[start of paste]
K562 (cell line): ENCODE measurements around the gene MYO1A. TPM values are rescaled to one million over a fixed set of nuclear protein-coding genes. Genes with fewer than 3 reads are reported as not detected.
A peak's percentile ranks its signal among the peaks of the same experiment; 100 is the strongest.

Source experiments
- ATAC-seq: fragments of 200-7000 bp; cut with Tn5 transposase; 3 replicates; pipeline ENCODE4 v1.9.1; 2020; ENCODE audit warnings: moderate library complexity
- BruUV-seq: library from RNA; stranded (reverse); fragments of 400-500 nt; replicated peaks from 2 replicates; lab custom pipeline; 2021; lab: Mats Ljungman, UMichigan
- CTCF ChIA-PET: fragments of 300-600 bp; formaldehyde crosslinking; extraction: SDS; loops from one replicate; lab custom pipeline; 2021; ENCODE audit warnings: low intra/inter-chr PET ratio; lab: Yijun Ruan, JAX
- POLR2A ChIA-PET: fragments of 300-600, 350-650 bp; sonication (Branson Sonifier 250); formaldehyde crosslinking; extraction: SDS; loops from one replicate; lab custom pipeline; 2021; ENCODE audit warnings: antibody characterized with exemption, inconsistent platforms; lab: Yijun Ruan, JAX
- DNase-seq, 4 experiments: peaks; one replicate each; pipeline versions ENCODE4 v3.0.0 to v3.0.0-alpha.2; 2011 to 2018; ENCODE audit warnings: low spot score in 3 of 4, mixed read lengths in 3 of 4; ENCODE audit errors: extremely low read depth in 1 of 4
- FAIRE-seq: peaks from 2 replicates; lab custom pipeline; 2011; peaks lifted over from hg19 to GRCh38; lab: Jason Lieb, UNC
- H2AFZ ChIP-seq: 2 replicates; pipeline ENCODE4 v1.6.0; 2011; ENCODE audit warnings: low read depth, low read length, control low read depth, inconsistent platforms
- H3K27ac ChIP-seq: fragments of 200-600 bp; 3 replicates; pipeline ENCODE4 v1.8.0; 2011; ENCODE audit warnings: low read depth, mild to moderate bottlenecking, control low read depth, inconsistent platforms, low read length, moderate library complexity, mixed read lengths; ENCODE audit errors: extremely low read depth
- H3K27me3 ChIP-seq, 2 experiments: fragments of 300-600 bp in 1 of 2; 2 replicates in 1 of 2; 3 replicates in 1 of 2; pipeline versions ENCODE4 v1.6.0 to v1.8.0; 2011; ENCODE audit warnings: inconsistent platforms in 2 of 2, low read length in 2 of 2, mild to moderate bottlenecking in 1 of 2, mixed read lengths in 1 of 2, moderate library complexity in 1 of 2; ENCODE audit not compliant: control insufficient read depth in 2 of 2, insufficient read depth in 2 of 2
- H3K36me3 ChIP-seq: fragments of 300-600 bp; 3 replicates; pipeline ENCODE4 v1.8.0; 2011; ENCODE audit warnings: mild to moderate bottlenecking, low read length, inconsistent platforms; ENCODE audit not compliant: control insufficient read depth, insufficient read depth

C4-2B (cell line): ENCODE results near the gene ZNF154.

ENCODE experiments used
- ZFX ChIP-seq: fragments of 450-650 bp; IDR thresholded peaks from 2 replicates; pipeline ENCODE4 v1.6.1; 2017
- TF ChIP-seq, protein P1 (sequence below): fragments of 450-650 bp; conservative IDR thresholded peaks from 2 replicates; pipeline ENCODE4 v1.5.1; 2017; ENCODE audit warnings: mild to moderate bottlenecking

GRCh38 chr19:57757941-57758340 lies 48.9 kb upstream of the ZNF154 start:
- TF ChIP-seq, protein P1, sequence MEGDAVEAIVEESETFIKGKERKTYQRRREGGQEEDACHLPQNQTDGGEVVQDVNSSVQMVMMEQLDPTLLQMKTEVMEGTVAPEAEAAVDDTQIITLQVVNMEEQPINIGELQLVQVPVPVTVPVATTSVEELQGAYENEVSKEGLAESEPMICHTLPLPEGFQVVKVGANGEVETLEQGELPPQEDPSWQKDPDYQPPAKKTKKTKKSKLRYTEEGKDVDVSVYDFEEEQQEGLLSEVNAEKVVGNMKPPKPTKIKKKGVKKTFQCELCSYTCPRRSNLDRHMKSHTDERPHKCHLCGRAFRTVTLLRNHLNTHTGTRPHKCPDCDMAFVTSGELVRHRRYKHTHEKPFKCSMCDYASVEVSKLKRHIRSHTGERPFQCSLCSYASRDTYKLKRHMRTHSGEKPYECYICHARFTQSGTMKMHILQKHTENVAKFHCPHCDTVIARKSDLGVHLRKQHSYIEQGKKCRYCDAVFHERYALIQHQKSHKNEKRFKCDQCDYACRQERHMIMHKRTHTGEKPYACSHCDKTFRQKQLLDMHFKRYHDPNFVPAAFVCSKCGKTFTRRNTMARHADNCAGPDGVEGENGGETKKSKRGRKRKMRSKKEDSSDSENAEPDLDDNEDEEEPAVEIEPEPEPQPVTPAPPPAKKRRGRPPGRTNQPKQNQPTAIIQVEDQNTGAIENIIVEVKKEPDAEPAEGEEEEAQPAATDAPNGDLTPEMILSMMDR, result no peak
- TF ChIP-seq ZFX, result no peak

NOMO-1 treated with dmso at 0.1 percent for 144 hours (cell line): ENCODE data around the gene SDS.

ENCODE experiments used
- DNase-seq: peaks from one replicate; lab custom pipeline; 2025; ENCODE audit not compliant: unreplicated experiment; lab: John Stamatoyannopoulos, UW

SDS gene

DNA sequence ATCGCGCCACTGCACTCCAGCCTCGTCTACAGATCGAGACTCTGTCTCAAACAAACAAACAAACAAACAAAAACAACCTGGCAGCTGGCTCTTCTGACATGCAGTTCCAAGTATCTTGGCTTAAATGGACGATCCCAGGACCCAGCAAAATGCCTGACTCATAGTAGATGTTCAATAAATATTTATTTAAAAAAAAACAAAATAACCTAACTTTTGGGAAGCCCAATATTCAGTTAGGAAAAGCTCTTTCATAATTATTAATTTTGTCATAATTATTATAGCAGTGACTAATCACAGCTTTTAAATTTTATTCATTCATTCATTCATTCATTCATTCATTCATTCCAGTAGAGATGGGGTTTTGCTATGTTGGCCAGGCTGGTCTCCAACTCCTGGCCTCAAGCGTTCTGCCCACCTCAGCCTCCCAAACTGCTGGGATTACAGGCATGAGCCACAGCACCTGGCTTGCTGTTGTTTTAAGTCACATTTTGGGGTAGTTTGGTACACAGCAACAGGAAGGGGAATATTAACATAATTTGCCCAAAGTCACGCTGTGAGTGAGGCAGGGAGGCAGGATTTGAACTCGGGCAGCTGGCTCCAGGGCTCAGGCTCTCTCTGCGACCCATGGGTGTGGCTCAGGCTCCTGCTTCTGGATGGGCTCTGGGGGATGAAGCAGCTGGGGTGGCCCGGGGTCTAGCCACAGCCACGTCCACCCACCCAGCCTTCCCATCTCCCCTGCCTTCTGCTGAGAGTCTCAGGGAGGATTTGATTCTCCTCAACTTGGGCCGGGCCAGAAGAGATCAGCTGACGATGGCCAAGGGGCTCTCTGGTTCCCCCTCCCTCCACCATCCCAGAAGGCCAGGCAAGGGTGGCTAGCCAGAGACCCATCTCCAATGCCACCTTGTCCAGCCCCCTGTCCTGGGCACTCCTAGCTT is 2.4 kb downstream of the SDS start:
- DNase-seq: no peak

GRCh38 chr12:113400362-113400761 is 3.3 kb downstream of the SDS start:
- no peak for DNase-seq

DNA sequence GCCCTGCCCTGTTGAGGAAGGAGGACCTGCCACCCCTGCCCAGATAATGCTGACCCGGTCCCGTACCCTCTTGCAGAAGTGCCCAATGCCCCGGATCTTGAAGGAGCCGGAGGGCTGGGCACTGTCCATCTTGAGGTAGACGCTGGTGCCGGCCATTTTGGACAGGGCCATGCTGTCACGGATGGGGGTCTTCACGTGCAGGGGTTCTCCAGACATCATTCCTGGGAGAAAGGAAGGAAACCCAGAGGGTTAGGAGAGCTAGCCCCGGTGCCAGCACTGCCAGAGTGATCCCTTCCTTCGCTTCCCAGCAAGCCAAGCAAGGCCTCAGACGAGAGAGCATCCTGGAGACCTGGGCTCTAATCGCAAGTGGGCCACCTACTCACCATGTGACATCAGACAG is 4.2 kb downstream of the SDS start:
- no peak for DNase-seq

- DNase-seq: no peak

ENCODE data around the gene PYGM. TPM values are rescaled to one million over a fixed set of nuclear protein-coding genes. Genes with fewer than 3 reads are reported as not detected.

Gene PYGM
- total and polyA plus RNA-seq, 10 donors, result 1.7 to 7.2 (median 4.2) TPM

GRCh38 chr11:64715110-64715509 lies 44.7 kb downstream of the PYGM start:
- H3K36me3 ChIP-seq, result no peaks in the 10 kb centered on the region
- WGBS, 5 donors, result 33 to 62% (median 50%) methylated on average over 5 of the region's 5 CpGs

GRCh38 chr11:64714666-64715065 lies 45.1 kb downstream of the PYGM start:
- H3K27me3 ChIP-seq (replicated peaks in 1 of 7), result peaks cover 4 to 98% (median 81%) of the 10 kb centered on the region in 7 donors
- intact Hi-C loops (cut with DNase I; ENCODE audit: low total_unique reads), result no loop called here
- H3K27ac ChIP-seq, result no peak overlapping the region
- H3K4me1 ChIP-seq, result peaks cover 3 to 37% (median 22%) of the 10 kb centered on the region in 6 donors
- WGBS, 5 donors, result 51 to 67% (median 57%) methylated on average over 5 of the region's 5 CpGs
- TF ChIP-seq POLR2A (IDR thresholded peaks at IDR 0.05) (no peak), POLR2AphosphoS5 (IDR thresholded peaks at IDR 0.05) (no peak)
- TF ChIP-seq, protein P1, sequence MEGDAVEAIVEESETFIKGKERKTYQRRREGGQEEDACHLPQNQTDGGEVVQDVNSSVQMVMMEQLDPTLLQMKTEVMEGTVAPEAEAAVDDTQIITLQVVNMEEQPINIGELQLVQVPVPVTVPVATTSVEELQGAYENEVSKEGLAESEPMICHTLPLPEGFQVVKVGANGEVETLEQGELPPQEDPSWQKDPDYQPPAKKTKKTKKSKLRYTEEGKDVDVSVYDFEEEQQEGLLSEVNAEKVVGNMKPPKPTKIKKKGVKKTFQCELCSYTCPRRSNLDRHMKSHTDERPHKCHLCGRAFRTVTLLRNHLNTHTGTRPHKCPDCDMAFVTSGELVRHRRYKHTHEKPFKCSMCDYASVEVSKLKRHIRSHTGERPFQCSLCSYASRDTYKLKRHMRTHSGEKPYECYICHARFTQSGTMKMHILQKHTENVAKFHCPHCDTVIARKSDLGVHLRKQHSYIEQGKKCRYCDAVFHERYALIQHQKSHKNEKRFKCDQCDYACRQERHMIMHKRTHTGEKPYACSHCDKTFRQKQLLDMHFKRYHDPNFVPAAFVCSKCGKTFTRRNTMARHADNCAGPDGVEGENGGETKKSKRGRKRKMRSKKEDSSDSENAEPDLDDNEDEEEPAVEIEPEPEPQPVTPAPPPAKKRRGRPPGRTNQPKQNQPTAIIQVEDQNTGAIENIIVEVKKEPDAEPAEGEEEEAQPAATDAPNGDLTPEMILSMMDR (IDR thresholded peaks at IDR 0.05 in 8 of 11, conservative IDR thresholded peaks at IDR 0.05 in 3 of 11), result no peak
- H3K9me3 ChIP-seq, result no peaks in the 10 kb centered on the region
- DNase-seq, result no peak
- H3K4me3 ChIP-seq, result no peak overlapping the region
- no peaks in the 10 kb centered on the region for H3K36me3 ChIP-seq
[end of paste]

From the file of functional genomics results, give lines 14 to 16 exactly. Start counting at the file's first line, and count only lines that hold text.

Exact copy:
C4-2B (cell line): ENCODE results near the gene ZNF154.

ENCODE experiments used
- ZFX ChIP-seq: fragments of 450-650 bp; IDR thresholded peaks from 2 replicates; pipeline ENCODE4 v1.6.1; 2017